Burka escape terror suspect begins appeal

Mohammed Ahmed Mohamed Image copyright Other
Image caption Mr Mohamed's whereabouts is still unknown

A terror suspect who absconded after changing into a burka at a London mosque has launched an appeal against the restrictions that were put on him.

Mohammed Ahmed Mohamed, whose current whereabouts is unknown, has been granted legal aid in an effort to quash the orders restricting his movements.

The 27-year old - who went missing in November - has been linked to the Somali militant group al-Shabab.

Justice Secretary Chris Grayling said the case was "absurd".

"I have asked for an urgent review of the rules to prevent this kind of thing happening again," he said.

"It is completely unacceptable that someone who has flouted our laws and ignored a court order and fled in disguise should then be at the centre of a legal case funded by the taxpayer."

Mr Mohamed is jointly appealing with a second terror suspect, referred to as CF.

Lord Justice Lloyd Jones ruled in 2012 that there were reasonable grounds for the home secretary to believe that the men had been involved in terrorism-related activity, including plans to target Western interests in Somaliland in east Africa.

'Torture' appeal

The lawyers for the two men - who are both British citizens of Somali origin - are fighting the legality of control orders made for public protection under the Prevention of Terrorism Act 2005 and subsequent notices under the Terrorism Prevention and Investigation Act (Tpim Act).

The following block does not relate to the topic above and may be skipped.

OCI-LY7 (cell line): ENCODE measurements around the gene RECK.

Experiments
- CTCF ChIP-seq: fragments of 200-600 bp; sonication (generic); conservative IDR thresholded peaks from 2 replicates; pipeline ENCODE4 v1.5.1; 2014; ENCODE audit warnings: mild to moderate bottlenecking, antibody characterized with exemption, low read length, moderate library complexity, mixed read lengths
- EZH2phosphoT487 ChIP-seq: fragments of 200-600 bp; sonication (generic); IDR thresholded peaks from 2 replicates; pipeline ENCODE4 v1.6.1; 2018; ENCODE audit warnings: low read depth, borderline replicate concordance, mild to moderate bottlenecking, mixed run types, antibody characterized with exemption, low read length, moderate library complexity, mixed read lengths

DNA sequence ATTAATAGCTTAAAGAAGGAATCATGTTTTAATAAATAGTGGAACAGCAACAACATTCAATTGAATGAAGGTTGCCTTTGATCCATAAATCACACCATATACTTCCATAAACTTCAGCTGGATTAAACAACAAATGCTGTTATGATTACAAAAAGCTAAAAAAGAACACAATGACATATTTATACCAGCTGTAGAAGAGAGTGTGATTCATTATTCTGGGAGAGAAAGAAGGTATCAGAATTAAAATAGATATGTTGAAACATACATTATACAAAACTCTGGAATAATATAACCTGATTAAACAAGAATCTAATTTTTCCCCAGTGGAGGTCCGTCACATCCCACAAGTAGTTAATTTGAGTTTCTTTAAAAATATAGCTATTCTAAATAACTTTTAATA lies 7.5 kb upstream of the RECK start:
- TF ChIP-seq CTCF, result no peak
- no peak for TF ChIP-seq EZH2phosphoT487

They say both the control orders and TPims - which are used to restrict movement, who a person can meet and the use of computers and mobile phones - are procedurally flawed on a number of grounds.

The lawyers acting for the men are accusing the home secretary of failing to disclose sufficient information to give them a fair chance to fight the imposition of the orders.

Image copyright Met Police
Image caption Police released images of Mr Mohamed before and after he vanished in November

If they win their appeals, it could lead to them claiming damages for breaches to human rights.

Mr Mohamed's TPim is due to expire on 23 May.

He is due to stand trial on 28 April for allegedly breaching the terrorism prevention orders, unless he successfully blocks them by winning the appeal against their legality.

CF's TPim, meanwhile, expired on 2 January.

Mr Mohamed disappeared on 1 November after entering an Acton mosque in a jacket and trousers but leaving in disguise.

CCTV footage captured Mr Mohamed him entering and leaving the building.

It was later revealed that at the time of his disappearance Mr Mohamed was facing charges over 20 alleged breaches of his TPims.

It has also emerged that Mr Mohamed is suing the government over allegations that UK authorities were complicit in his torture in Somalia, East Africa, in 2011.

Both he and CF travelled to Somalia in 2007 and were detained in January 2011 until their removal back to the UK in March of that year.

They both allege that they were tortured during their detention and that UK authorities were complicit in their ill-treatment.

Earlier this month, a group of MPs and peers warned in a report that the next government in 2015 must "urgently address" the role of TPims as they may be "withering on the vine as a counter-terrorism tool of practical utility".

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